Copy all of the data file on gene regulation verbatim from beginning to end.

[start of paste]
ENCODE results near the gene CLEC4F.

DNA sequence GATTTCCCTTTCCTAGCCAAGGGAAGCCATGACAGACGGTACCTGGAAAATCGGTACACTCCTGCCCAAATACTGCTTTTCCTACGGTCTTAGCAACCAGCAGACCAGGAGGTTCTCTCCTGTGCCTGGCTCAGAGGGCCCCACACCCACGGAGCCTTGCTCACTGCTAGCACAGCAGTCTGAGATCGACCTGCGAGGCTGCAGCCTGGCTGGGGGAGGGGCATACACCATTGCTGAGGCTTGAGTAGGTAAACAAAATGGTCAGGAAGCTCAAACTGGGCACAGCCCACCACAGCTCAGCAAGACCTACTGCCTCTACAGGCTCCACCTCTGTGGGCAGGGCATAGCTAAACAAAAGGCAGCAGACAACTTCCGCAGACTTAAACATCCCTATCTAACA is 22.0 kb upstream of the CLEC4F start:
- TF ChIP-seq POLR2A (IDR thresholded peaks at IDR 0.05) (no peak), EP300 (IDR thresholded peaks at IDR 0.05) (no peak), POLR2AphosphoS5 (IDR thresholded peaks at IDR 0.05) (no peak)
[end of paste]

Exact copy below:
ENCODE results near the gene CLEC4F.

DNA sequence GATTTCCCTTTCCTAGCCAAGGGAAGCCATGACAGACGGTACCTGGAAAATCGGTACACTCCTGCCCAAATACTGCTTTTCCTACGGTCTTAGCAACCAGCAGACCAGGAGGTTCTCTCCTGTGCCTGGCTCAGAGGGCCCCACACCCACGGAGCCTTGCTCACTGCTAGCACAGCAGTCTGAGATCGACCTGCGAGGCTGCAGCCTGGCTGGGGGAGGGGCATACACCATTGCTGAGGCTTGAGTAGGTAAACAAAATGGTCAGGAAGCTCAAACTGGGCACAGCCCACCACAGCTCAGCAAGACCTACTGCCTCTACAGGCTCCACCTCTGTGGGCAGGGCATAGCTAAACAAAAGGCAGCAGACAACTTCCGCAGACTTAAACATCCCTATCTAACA is 22.0 kb upstream of the CLEC4F start:
- TF ChIP-seq POLR2A (IDR thresholded peaks at IDR 0.05) (no peak), EP300 (IDR thresholded peaks at IDR 0.05) (no peak), POLR2AphosphoS5 (IDR thresholded peaks at IDR 0.05) (no peak)